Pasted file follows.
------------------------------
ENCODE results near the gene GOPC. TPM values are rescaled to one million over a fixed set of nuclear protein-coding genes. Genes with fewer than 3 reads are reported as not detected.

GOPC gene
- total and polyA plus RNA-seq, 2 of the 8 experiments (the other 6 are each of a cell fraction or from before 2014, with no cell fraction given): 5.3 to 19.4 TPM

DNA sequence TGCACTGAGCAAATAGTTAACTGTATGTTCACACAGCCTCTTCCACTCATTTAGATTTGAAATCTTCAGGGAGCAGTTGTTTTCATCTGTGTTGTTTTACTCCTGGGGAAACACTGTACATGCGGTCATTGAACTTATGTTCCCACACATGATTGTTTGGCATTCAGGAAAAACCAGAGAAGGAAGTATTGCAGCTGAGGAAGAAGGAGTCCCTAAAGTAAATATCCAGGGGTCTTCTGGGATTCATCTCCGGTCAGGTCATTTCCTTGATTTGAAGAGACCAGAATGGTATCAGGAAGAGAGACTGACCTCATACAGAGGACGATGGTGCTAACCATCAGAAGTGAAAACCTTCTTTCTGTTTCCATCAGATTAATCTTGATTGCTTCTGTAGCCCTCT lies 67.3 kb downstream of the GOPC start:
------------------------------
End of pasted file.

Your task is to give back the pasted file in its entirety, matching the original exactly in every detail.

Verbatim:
ENCODE results near the gene GOPC. TPM values are rescaled to one million over a fixed set of nuclear protein-coding genes. Genes with fewer than 3 reads are reported as not detected.

GOPC gene
- total and polyA plus RNA-seq, 2 of the 8 experiments (the other 6 are each of a cell fraction or from before 2014, with no cell fraction given): 5.3 to 19.4 TPM

DNA sequence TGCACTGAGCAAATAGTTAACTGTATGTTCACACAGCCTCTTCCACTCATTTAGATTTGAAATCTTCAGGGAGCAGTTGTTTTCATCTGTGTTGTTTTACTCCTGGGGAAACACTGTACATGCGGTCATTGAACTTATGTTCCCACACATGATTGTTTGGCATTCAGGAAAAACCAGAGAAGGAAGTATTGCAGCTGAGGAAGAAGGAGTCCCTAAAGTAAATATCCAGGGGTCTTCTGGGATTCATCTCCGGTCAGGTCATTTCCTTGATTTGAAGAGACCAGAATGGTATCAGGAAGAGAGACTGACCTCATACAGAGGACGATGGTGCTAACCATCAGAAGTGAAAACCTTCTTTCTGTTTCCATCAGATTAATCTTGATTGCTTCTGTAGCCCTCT lies 67.3 kb downstream of the GOPC start: